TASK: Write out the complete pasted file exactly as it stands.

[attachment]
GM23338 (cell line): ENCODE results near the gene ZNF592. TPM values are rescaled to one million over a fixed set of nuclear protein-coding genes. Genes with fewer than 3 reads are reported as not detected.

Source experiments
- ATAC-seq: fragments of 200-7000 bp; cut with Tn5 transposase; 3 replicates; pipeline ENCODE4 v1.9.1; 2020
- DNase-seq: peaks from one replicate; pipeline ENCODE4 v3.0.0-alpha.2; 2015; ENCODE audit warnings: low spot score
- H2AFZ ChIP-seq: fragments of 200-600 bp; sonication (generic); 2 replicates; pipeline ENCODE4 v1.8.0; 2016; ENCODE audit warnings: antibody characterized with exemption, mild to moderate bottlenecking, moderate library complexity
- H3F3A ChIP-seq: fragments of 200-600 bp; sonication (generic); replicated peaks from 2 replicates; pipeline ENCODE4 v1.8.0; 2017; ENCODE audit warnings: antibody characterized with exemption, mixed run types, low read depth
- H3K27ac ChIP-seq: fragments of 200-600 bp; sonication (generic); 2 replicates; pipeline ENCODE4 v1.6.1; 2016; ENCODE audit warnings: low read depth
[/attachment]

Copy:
GM23338 (cell line): ENCODE results near the gene ZNF592. TPM values are rescaled to one million over a fixed set of nuclear protein-coding genes. Genes with fewer than 3 reads are reported as not detected.

Source experiments
- ATAC-seq: fragments of 200-7000 bp; cut with Tn5 transposase; 3 replicates; pipeline ENCODE4 v1.9.1; 2020
- DNase-seq: peaks from one replicate; pipeline ENCODE4 v3.0.0-alpha.2; 2015; ENCODE audit warnings: low spot score
- H2AFZ ChIP-seq: fragments of 200-600 bp; sonication (generic); 2 replicates; pipeline ENCODE4 v1.8.0; 2016; ENCODE audit warnings: antibody characterized with exemption, mild to moderate bottlenecking, moderate library complexity
- H3F3A ChIP-seq: fragments of 200-600 bp; sonication (generic); replicated peaks from 2 replicates; pipeline ENCODE4 v1.8.0; 2017; ENCODE audit warnings: antibody characterized with exemption, mixed run types, low read depth
- H3K27ac ChIP-seq: fragments of 200-600 bp; sonication (generic); 2 replicates; pipeline ENCODE4 v1.6.1; 2016; ENCODE audit warnings: low read depth